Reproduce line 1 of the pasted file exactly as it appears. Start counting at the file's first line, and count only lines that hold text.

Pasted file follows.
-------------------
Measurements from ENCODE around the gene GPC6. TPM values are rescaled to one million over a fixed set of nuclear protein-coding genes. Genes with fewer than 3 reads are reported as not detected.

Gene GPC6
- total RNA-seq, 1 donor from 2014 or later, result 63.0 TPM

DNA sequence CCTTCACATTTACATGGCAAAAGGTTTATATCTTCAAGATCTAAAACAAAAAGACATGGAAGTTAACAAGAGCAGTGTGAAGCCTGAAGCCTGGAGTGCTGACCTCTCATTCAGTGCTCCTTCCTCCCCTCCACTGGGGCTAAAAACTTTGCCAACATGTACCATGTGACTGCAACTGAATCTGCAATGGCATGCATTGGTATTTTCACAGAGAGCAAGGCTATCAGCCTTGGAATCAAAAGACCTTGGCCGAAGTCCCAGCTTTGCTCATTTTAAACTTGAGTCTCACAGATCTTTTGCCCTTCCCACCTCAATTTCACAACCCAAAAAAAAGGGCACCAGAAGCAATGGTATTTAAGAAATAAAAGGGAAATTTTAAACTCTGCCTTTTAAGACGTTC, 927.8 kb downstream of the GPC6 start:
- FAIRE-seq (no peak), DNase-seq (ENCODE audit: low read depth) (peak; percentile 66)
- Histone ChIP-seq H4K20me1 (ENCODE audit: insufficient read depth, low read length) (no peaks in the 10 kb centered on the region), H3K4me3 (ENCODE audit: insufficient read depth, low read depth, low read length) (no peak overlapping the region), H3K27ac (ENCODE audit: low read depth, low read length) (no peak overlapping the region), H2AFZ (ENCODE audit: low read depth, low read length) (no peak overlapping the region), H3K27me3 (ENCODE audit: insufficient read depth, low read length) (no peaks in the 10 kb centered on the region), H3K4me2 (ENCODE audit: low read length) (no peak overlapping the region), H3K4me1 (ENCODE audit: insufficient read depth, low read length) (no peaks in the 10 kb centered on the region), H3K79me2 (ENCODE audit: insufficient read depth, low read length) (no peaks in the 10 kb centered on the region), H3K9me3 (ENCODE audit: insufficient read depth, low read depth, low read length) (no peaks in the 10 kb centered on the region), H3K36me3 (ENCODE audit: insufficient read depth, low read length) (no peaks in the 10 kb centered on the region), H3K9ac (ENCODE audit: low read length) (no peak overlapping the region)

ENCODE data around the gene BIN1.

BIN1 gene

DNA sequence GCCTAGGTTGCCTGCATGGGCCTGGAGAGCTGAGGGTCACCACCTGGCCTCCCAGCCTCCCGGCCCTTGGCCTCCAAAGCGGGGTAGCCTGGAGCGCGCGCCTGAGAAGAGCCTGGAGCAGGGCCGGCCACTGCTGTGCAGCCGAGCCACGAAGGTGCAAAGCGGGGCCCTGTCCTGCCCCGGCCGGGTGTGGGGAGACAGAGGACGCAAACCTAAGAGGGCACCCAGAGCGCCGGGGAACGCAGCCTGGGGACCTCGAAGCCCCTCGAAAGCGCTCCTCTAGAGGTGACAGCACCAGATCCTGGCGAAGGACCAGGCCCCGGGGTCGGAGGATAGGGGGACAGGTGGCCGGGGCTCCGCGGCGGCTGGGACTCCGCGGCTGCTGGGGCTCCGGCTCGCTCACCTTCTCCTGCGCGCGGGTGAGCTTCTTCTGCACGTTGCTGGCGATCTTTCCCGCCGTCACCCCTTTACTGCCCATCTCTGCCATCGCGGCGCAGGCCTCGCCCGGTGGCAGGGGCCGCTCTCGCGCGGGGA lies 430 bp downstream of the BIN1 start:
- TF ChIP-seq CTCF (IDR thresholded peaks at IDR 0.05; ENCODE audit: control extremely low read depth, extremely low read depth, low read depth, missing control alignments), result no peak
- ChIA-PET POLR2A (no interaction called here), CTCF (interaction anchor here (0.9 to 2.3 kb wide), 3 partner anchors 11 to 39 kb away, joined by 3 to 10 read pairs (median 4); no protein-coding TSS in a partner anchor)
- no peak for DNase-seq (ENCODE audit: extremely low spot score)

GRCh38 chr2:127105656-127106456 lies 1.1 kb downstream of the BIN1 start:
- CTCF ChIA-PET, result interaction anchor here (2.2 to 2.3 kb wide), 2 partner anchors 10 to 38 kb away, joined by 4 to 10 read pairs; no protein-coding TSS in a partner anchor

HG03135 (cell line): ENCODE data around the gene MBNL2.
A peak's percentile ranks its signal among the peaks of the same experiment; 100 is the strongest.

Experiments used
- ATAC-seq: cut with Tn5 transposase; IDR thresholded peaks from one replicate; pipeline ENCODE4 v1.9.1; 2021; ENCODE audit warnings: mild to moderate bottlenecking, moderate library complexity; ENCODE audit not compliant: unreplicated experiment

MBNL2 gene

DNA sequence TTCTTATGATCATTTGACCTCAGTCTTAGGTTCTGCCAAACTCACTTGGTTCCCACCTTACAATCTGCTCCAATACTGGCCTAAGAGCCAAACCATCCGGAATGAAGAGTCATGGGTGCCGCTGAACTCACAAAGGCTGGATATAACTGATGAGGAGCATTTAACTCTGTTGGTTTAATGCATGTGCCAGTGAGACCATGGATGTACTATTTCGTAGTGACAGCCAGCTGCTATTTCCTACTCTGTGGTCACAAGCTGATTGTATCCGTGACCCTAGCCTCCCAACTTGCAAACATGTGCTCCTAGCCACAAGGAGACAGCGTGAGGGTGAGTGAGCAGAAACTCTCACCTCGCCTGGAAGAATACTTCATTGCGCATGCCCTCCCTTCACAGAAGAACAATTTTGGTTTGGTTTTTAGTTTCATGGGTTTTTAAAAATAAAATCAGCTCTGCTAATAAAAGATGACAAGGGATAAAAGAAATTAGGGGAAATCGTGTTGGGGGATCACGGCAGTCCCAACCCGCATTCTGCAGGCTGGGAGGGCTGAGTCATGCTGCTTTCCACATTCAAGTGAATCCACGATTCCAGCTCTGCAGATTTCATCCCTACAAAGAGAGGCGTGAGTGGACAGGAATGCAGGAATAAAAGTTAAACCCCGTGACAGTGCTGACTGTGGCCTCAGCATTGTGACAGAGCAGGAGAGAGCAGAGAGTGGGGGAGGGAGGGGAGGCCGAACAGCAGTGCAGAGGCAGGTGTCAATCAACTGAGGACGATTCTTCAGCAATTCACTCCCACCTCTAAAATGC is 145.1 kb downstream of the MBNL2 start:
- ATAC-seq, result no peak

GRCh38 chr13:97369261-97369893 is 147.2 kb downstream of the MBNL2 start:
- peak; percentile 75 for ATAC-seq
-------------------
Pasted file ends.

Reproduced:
Measurements from ENCODE around the gene GPC6. TPM values are rescaled to one million over a fixed set of nuclear protein-coding genes. Genes with fewer than 3 reads are reported as not detected.